Gary Klein, a cognitive psychologist, dives into similar questions in his book, Seeing What Others Don’t:  The Remarkable Ways We Gain Insights (2013).  One of the insights to come out of his work is that many organizations typically emphasize critical thinking at the expense of generating insights.  Yet, effectiveness (and performance improvement) depend on both.  “Having insights is a different matter from preventing mistakes,” he writes, and yet many people feel that their organizations stifle their attempts to do a good job (by having insights!).  In his book, Klein relates the results of his research into how insights get triggered, what interferes with insights, and how organizations can foster insights.

It turns out, Klein concludes, that:

“Insight is the opposite of predictable. Insights are disruptive. They come without warning, take forms that are unexpected, and open up unimagined opportunity. Executives may believe that they want insights and innovations but are most receptive to new ideas that fit within existing practices and maintain predictability.”

There is a “magic of insights, ” according to Klein.  This magic “stems from the force for noticing connections, coincidences, and curiosities; the force for detecting contradictions; and the force of creativity unleashed by desperation.”  It’s a tall order for organizations accustomed to delivering consistency and predictability.  But what are some implications of applying linear expectations to a non-linear world?

Future posts will take a closer look at what Vojak and his associates call the “epistemology of innovation” and the conditions  and habits of mind which Klein has discovered are forces for disrupting our thinking in ways which–in a disruptive world–are becoming more important in every endeavor.  As ever, links to relative material are welcome and will be included on this blog.

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Innovation, Risk, Surprise, Uncertainty

Black Elephants and the Magic of Insights

Elephant 6

Illustration: Watercolor, gouache, ink, gesso and coffee grounds by Black Elephant Blog author

If you’ve had a chance to see the new film, “The Imitation Game”, about the brilliant but sadly socially outcast British mathematician Alan Turing, you’ve probably been powerfully reminded–through its artistic rendering of a true story–of the critical roles which serendipity, hunches, and chance encounters have played in devising solutions to the most challenging problems of any age.  (Spoiler alert:  If you haven’t seen the movie, and wish to be surprised when you do see  it, perhaps it is best not to read further.)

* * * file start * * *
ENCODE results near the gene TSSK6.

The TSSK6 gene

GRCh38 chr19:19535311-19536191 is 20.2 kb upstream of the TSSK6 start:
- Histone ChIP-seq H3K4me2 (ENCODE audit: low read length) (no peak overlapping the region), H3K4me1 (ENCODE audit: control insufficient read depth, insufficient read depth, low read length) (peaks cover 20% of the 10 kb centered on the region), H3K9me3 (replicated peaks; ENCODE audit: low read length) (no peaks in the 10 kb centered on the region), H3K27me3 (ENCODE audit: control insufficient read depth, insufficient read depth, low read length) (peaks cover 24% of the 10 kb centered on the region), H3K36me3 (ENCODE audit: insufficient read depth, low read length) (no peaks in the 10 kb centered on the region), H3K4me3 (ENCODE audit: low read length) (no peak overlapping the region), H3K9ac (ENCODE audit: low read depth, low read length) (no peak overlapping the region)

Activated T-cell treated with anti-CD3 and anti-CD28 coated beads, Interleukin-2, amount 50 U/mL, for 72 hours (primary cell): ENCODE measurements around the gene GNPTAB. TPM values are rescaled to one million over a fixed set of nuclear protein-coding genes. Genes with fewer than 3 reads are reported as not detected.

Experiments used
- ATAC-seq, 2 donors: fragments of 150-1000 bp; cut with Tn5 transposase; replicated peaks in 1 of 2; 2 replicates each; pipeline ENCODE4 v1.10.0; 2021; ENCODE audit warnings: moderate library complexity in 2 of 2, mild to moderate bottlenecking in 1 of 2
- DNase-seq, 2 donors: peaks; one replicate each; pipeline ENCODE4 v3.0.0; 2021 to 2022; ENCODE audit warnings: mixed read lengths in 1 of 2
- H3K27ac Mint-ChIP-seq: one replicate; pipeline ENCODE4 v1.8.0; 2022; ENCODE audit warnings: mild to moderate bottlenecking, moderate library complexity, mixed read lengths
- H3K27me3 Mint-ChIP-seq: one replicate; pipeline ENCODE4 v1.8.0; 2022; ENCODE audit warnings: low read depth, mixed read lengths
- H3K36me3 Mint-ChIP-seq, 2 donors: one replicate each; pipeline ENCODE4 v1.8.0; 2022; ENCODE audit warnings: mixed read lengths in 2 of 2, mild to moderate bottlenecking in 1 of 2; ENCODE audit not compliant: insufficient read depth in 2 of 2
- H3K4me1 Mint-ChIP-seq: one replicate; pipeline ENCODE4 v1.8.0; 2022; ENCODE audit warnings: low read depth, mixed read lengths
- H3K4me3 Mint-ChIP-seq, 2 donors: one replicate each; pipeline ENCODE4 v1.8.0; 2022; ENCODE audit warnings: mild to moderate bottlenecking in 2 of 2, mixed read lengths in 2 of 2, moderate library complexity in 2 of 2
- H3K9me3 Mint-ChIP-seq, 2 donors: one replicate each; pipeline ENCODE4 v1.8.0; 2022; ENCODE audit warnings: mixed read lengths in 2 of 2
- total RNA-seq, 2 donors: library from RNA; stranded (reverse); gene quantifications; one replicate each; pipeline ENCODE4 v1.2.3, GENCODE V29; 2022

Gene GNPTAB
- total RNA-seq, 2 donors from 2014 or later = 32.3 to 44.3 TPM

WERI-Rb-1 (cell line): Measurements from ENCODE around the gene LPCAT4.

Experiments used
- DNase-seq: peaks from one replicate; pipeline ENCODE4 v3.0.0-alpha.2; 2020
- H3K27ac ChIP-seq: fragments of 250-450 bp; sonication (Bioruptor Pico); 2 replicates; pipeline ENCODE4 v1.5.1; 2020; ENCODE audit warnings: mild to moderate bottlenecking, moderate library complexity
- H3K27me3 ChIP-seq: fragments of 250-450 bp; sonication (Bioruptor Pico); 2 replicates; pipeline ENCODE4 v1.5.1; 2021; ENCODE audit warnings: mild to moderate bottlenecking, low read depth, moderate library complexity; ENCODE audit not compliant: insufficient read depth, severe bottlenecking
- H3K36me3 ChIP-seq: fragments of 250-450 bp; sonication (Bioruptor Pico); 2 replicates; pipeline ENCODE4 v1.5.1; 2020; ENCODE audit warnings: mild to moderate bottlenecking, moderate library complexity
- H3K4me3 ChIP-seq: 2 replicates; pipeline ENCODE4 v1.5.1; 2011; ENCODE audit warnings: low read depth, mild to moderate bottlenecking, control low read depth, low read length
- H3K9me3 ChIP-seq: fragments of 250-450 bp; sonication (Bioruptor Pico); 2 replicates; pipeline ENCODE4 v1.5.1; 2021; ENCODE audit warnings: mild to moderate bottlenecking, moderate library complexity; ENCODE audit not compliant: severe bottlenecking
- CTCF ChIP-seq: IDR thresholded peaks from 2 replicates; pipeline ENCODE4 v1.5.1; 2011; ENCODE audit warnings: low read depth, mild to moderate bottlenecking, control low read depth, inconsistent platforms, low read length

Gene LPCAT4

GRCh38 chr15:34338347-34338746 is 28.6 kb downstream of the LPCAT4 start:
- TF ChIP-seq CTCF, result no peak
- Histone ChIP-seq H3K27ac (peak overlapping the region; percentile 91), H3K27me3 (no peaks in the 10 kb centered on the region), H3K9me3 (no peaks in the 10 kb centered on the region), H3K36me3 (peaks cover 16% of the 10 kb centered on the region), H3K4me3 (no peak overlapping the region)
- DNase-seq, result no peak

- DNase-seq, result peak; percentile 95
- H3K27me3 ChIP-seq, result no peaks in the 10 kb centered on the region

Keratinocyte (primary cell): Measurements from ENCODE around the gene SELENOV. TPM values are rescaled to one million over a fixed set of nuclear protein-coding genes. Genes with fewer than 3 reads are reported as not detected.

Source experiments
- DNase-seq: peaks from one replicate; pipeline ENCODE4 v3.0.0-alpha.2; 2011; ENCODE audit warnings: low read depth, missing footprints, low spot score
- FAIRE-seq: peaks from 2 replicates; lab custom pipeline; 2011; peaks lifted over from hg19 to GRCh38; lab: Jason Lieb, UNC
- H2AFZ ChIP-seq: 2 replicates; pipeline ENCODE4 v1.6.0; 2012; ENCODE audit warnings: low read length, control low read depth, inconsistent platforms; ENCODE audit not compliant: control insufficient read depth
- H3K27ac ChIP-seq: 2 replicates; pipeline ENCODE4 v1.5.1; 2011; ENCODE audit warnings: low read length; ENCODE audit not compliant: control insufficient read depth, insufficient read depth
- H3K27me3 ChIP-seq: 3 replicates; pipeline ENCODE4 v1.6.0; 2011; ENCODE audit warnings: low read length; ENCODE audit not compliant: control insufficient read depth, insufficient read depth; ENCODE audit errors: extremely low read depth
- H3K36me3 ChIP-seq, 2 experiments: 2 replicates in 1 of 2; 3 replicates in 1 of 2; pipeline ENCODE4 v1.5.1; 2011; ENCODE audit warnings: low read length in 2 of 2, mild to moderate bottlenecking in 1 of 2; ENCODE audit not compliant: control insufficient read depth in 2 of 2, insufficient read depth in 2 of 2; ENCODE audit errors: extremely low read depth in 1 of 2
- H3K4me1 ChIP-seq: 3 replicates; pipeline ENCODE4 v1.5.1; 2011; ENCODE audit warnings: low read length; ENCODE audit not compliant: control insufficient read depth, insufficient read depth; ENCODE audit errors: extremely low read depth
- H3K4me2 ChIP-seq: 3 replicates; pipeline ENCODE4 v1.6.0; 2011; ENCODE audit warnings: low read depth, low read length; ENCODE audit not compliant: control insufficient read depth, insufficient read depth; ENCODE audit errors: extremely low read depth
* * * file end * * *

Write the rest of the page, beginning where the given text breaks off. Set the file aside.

In the film, Turing and his teammates–a collection of unusually gifted mathematicians, including one woman– at Bletchley Park in England literally were racing against the clock to figure out how to decode German wartime communications during World War II.  Their efforts centered on the invention by Turing of a decoding machine (basically a prototype computer) but, despite hours of hard work and all their smarts, the team was about to be shut down by uncomprehending bosses under pressure to deliver results.  (The film has received mixed reviews–such as this one–due to its mix of imagined and actual events, and its alleged failure to convey that the Turing effort was part of a much larger effort underway at Bletchley.)

Illustration:  xxx plays Alan Turing in the film, The Imitation Game (Image from xxx/The Economist)

Image: Allstar/The Economist

Without giving away the storyline (the general outline of which is, however, a matter of historical record), it is in a moment of relaxation away from their secret laboratory,  bantering with friends who were supporting the war effort themselves but not privy to any of the Turing team’s information, that a chain of interactions leads to a breakthrough insight.  In the film, a casual comment by someone who is not on the Turing team has an instantaneous effect.  Her hunch becomes Turing’s insight and he and the rest of the team, up to then stymied in their task, had to act immediately.

This insight turns out be the what the team needed to successfully break the Enigma code.  Their success is credited by historians with turning around Britain’s fortunes in the war.  They also estimate that the code-breakers helped shorten the war by two years and saved approximately 14 million lives.